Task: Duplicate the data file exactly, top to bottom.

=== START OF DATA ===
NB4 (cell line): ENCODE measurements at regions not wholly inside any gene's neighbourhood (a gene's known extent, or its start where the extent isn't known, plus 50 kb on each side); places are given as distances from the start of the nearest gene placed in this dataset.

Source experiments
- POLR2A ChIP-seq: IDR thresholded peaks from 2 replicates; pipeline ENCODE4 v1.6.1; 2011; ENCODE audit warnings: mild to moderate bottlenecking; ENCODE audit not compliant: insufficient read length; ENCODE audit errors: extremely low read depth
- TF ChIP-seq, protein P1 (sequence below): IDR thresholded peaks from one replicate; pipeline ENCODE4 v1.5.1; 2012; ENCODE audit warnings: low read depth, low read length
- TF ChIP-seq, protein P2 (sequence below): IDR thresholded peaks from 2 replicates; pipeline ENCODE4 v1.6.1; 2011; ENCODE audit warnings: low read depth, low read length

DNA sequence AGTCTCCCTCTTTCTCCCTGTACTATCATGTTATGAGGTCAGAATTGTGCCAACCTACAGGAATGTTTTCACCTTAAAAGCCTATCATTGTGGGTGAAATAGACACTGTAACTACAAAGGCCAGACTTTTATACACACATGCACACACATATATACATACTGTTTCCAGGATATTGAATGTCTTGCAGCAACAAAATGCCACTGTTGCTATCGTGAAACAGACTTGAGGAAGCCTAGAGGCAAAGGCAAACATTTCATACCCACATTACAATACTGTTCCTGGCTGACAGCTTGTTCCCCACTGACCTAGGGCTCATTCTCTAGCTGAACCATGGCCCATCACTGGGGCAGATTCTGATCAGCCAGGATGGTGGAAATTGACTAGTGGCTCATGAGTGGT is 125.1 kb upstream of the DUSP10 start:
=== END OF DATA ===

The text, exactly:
NB4 (cell line): ENCODE measurements at regions not wholly inside any gene's neighbourhood (a gene's known extent, or its start where the extent isn't known, plus 50 kb on each side); places are given as distances from the start of the nearest gene placed in this dataset.

Source experiments
- POLR2A ChIP-seq: IDR thresholded peaks from 2 replicates; pipeline ENCODE4 v1.6.1; 2011; ENCODE audit warnings: mild to moderate bottlenecking; ENCODE audit not compliant: insufficient read length; ENCODE audit errors: extremely low read depth
- TF ChIP-seq, protein P1 (sequence below): IDR thresholded peaks from one replicate; pipeline ENCODE4 v1.5.1; 2012; ENCODE audit warnings: low read depth, low read length
- TF ChIP-seq, protein P2 (sequence below): IDR thresholded peaks from 2 replicates; pipeline ENCODE4 v1.6.1; 2011; ENCODE audit warnings: low read depth, low read length

DNA sequence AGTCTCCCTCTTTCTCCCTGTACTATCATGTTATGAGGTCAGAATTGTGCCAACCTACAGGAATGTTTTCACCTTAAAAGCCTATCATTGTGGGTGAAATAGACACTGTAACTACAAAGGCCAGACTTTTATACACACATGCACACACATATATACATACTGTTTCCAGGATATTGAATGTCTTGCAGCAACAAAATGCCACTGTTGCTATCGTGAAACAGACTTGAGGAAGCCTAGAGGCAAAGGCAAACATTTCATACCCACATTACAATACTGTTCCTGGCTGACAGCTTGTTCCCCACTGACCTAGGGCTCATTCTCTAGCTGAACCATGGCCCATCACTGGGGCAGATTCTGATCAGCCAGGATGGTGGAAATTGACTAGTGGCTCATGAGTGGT is 125.1 kb upstream of the DUSP10 start: